Tag Archives: salmon

on the farm

On air on bayfm 99.9 community radio Byron Bay on 12 November 2012


Today Sister Cath and Sister Di talked with two local farmers, Ian Mulligan and Pam Brook.

And they shared a couple of their favourite seasonal recipes.




Nectarines, peaches, mangoes, solana tomatoes, asparagus, sweet corn, beans




Heat a barbecue plate on medium high. Spray capsicum with oil. Cook for 10 minutes or until chard on all sides. Transfer to a cold bowl, place plastic wrap over dish and let cool for 5 mins.

Peel and remove seeds roughly chop and place into a bowl with

Olives. Whisk oil, vinegar and salt and pepper in a jug and add to salad. Sprinkle with basil.

Cook asparagus on barbecue plate for 5 minute until just tender. Cook haloumi on barbecue plate for 1-2 minutes until golden.

Transfer to serving plate, serve asparagus and haloumi with salad and a crusty baguette.

Ingredients: 3 red capsicum, olive oil cooking spray, 1 cup green olives,2 tbs virgin olive oil,1 tbs white wine vinegar, ½ cup basil leaves,3 bunches of asparagus;2x250g packets haloumi cut into 1.5 slices, crusty baguette.





Shred lime leaves finely, wash and finely chop coriander roots. Reserve coriander sprigs. Combine lime leaves coriander roots chilli and coconut milk and a ceramic dish. Add salmon fillets and turn to coat. Cover and refrigerate for 30 minutes.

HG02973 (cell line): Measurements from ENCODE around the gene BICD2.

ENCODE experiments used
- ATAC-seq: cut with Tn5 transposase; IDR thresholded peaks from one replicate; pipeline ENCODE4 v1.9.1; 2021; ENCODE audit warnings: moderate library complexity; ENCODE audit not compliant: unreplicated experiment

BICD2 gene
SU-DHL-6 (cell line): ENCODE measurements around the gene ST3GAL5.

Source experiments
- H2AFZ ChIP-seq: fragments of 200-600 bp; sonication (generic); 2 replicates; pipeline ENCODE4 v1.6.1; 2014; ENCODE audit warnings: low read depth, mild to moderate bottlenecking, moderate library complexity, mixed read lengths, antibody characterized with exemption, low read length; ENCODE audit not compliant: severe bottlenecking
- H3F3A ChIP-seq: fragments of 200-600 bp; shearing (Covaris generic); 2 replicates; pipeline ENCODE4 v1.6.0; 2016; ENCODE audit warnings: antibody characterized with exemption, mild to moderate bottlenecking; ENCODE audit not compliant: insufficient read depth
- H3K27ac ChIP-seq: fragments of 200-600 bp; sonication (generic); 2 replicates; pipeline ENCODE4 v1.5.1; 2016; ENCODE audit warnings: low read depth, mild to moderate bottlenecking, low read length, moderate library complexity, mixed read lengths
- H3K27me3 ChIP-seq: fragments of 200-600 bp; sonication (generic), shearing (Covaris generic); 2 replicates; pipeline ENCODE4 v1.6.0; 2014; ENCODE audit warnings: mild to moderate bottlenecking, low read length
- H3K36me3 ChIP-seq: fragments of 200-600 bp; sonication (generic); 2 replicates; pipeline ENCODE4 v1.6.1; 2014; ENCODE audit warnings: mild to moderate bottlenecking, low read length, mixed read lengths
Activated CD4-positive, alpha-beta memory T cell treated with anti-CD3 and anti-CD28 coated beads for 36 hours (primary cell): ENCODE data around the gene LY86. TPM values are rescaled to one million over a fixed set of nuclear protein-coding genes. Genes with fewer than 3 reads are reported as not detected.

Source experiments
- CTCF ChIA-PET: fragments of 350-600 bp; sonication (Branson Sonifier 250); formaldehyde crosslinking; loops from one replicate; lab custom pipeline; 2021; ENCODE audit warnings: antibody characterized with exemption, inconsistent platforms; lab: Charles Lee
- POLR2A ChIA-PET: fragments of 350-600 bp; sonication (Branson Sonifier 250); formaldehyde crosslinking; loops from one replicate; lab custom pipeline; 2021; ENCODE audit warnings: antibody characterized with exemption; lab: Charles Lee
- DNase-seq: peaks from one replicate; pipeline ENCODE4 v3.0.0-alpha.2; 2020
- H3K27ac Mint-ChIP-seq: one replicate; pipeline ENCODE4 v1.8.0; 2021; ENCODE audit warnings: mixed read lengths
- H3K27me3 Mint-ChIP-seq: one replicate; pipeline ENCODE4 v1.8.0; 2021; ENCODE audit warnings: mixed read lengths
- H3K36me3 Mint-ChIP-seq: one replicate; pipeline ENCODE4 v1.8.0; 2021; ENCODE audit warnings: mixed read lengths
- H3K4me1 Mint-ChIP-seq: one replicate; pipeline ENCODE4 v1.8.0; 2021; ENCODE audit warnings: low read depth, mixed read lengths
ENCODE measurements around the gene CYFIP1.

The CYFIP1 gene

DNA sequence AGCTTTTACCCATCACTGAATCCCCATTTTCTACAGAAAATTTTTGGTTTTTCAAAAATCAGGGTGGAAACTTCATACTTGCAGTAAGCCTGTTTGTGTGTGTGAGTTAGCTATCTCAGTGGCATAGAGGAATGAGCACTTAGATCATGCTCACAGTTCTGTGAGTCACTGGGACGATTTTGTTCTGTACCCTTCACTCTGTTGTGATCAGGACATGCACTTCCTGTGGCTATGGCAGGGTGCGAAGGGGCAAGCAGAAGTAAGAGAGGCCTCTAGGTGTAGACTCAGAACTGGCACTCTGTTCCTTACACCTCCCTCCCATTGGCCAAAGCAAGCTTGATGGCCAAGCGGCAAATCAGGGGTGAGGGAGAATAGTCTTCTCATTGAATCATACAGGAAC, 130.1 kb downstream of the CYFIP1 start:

Halve cucumbers and dice; remove cheeks of mango, scoop out flesh and dice. Add mango to bowl with cucumber. Chop half the reserved coriander sprigs and add to the mango and cucumber mix.

Preheat the barbecue to high, oil the plate. Remove salmon from the marinade and cook skin side up for 2-3 minutes or until golden. Turn and cook to your liking. Serve salmon with steamed rice or quinoa, cucumber salad and a lime wedge.

Ingredients: 4 kaffir lime leaves, 1 bunch of coriander,2 long red chillies,165 ml can coconut milk,4 salmon fillets 2 Lebanese cucumbers, 1 large mango, 1 tbs vegetable oil, lime wedges and steamed rice.


on air 8.11.10 – the food of the elves – or at least of the Finns

On the belly menu today,the man who invented the menu, the rudest chef in the world and the one with the cutest little boy smile, reindeer week in Helsinki, peach Melba and the Kylie Minogue mango.  To celebrate the return of sister Bernadette (of the Canonised Casserole this week) we finally took off to weird and wonderful Finland, and the magnificent Lilith the belly astrogourmet will be cooking with the stars for those sexy troublemakers, Scorpio.  Seasoned with plenty of tango, which just seems right for Scorpio.
Well that was the plan…. Then we talked about elves just a bit too much, always a dangerous thing to do in Byron Bay.  I swear mischievous gods and creatures of all kinds keep a close eye on the rainbow region – too much teasing and your day goes banana shaped.  Anyway the lovely Lilith was mugged by elves as she stepped into the studio and all her fabulous scorpio info disappeared.  She looked under various toadstools and in the car, no good, so for all those predictably fascinating Scorpio chefs please tune in next week.  Revolutionary Auguste Escoffier (he got his chefs to drink barley water while working rather than booze for a start), bad boy Gordon Ramsay and cute boy Curtis Stone will definitely feature.  The bonus is that next week’s guest, Nancy-Jo, and Lilith are old friends and larger than life, so it should be fun.
We did manage to bring you lots of news and talk about Finland before the elves stepped in.

One of the most popular Finnish foods - cheese!